MPs warn of 'security risk' of Border Force staff being diverted to work on post-Brexit customs

Written by Nicholas Mairs and Tamsin Rutter on 16 November 2017 in News
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Home Affairs Committee report slams "completely unconvincing" Home Office plans to appoint just 300 new border staff

Items seized by Border Force staff at a warehouse in London. MPs warned today of the risk of staff being diverted away from security functions such as preventing smuggling. Photo: Steve Parsons/PA 

MPs have warned there is a significant risk that Border Force staff may be diverted from "crucial security functions" to deal with a post-Brexit increase in customs activity.

The Commons' Home Affairs Committee said the government's plans to boost border enforcement staff by 4% were “completely unconvincing” and called on the Home Office to "plan for a significant further increase in border staffing".

The government has pledged to place an extra 300 border staff by the time Britain quits the bloc, while HMRC has previously called for 5,000 extra staff to work on Brexit – prompting calls from the committee for "urgent co-ordinated staff planning" between the two.


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"We find these plans for such a small increase in border staff completely unconvincing, particularly given the current uncertainty and the need for contingency planning," the committee said in a report published today.

"If new customs arrangements require a substantial increase in customs capacity which cannot be delivered in time, then there is a significant risk that Border Force staff will be diverted from crucial security functions, including preventing smuggling, the seizing of dangerous goods and immigration processes.

"The Home Office needs to plan for a significant further increase in border staffing and to ensure that arrangements are in place to prevent large numbers of staff being diverted away from other critical areas."

The report also said it is essential the government negotiates a transition deal, to give HMRC, Border Force and regulatory bodies time to "design, invest in and implement new systems".

In case the UK fails to negotiate a deal with the EU, ministers should set out early in the new year a timetable for when extra staff would be recruited and trained on a contigency basis, the committee said.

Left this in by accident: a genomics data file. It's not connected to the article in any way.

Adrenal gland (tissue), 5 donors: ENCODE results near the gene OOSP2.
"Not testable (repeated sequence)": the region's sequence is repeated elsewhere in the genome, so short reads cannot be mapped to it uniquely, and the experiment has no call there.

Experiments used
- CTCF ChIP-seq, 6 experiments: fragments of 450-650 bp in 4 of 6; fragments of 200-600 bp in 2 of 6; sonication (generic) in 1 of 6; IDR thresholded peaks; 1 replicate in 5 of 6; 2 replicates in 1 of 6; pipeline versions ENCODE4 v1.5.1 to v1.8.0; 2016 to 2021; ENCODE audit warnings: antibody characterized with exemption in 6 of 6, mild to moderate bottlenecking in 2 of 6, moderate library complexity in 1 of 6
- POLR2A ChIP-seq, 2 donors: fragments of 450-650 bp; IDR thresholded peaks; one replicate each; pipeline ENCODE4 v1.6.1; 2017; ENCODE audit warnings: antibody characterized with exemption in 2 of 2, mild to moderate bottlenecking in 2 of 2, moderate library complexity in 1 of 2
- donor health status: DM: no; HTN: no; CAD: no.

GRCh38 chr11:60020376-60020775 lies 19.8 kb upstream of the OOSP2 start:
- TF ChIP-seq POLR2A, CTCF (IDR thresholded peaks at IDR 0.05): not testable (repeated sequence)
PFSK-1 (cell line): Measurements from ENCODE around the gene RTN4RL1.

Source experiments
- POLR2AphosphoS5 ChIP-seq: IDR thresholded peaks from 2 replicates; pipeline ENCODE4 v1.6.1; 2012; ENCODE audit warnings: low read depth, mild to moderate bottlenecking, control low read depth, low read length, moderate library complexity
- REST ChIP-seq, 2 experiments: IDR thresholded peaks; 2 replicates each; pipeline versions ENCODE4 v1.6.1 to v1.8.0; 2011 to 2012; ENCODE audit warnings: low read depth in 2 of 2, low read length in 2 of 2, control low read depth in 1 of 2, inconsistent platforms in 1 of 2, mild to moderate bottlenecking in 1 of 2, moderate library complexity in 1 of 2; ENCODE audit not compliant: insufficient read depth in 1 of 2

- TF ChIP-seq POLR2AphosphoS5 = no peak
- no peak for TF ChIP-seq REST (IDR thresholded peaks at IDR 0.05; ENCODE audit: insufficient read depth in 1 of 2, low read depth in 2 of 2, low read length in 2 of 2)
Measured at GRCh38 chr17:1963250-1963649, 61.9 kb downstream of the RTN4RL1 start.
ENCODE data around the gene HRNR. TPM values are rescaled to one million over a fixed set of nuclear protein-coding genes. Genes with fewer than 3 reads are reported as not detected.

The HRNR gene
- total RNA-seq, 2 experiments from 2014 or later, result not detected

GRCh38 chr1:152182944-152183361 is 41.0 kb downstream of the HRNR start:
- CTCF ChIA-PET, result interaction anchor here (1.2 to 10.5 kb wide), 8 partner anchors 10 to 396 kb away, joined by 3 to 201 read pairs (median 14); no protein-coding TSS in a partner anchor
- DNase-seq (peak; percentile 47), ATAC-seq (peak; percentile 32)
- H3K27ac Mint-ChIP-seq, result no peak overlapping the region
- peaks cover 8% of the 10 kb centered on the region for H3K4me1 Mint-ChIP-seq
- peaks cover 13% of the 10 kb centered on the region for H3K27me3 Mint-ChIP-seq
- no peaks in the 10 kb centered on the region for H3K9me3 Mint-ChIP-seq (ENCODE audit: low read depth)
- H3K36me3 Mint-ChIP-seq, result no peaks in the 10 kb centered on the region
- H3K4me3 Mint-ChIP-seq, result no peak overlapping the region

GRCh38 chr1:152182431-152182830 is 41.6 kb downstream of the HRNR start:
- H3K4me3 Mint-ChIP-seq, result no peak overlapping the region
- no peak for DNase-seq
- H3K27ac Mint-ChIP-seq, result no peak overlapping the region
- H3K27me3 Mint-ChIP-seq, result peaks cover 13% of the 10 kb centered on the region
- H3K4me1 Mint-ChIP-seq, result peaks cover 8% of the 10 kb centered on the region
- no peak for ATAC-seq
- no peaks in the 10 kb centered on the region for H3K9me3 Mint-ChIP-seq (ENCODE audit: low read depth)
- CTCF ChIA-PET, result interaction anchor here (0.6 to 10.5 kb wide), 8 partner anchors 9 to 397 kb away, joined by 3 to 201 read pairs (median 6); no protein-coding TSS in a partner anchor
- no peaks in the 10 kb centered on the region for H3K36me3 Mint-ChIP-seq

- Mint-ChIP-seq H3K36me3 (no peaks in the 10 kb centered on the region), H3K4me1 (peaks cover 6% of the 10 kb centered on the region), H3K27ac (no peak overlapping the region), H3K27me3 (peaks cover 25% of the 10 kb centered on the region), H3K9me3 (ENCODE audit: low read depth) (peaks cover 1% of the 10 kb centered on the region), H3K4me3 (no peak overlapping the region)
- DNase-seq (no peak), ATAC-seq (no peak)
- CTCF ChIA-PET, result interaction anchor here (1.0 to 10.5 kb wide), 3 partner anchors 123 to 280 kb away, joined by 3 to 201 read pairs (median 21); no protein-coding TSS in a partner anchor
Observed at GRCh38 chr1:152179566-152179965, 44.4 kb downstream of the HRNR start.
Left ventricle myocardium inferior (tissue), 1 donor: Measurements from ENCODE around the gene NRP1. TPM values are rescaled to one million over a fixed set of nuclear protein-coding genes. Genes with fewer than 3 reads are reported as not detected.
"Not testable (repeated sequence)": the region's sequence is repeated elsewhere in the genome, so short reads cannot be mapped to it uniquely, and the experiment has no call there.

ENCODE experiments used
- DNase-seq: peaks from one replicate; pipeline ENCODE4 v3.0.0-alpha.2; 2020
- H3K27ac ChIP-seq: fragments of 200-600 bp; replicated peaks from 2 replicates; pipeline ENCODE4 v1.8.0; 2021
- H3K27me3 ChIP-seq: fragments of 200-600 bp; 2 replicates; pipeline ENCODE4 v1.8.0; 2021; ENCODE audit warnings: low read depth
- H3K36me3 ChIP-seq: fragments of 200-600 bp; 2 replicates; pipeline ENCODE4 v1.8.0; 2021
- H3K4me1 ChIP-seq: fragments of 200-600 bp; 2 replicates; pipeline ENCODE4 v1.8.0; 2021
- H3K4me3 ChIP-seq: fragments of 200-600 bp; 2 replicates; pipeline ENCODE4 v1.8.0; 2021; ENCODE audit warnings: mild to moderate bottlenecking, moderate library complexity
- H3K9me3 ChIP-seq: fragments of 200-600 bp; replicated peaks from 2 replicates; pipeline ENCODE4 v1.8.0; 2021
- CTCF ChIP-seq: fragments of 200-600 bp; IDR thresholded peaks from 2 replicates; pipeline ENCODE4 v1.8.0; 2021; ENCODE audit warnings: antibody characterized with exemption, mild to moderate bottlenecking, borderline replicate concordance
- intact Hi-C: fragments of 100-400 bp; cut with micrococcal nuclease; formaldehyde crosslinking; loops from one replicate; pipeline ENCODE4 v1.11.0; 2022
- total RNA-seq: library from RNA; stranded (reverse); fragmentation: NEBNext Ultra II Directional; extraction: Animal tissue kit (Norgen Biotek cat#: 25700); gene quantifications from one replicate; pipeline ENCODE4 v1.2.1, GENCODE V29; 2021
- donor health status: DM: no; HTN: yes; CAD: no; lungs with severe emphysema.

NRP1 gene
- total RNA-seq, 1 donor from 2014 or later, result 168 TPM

It accused the government of a lack of "focus, urgency and above all leadership" on Brexit planning. "Any progress seems to rely on working groups of government officials, with no
meaningful ministerial leadership," it said.

The report recommends a senior government minister be appointed to lead the delivery of post-Brexit customs arrangements, to coordinate the work of Treasury, the Home Office and
other departments, and to liase with the private sector.

A government spokesperson said: "We are fully focused on making the UK's exit from the EU, and our new trading relationship with the world, a success.
 
"We have outlined our proposals for ambitious future trade and customs relationships with the EU and are confident we will reach agreement. 
 
"We will ensure we have the resources we need to continue to run effective customs, borders and immigration systems in the future.

“A good deal with the EU is in our mutual interest. We are optimistic about achieving that, but it is the duty of a responsible government to plan for a range of scenarios, which is exactly what we are doing."

The Home Office also said it will keep staffing under review as negotiations progress, and will ensure it has the resources and workforce necessary to run an effective customs and borders system.

About the author

Nicholas Mairs reports for Politics Home, where a version of this story first appeared. ​Tamsin Rutter is senior reporter for Civil Service World and tweets as @TamsinRutter

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